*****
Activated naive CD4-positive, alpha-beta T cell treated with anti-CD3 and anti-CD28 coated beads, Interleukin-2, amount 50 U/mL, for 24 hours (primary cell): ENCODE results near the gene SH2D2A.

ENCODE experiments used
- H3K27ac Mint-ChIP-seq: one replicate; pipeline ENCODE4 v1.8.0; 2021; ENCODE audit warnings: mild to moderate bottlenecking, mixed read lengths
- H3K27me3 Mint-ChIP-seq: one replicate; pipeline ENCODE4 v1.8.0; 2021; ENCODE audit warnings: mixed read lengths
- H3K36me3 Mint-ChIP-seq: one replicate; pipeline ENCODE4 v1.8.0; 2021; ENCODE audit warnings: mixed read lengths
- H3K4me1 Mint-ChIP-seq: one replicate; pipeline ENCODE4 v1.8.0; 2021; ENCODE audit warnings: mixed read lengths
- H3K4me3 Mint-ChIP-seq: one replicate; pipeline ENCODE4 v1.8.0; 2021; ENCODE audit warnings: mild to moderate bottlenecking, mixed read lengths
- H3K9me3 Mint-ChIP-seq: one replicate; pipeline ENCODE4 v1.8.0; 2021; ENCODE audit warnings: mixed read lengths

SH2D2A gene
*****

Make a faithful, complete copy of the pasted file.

Activated naive CD4-positive, alpha-beta T cell treated with anti-CD3 and anti-CD28 coated beads, Interleukin-2, amount 50 U/mL, for 24 hours (primary cell): ENCODE results near the gene SH2D2A.

ENCODE experiments used
- H3K27ac Mint-ChIP-seq: one replicate; pipeline ENCODE4 v1.8.0; 2021; ENCODE audit warnings: mild to moderate bottlenecking, mixed read lengths
- H3K27me3 Mint-ChIP-seq: one replicate; pipeline ENCODE4 v1.8.0; 2021; ENCODE audit warnings: mixed read lengths
- H3K36me3 Mint-ChIP-seq: one replicate; pipeline ENCODE4 v1.8.0; 2021; ENCODE audit warnings: mixed read lengths
- H3K4me1 Mint-ChIP-seq: one replicate; pipeline ENCODE4 v1.8.0; 2021; ENCODE audit warnings: mixed read lengths
- H3K4me3 Mint-ChIP-seq: one replicate; pipeline ENCODE4 v1.8.0; 2021; ENCODE audit warnings: mild to moderate bottlenecking, mixed read lengths
- H3K9me3 Mint-ChIP-seq: one replicate; pipeline ENCODE4 v1.8.0; 2021; ENCODE audit warnings: mixed read lengths

SH2D2A gene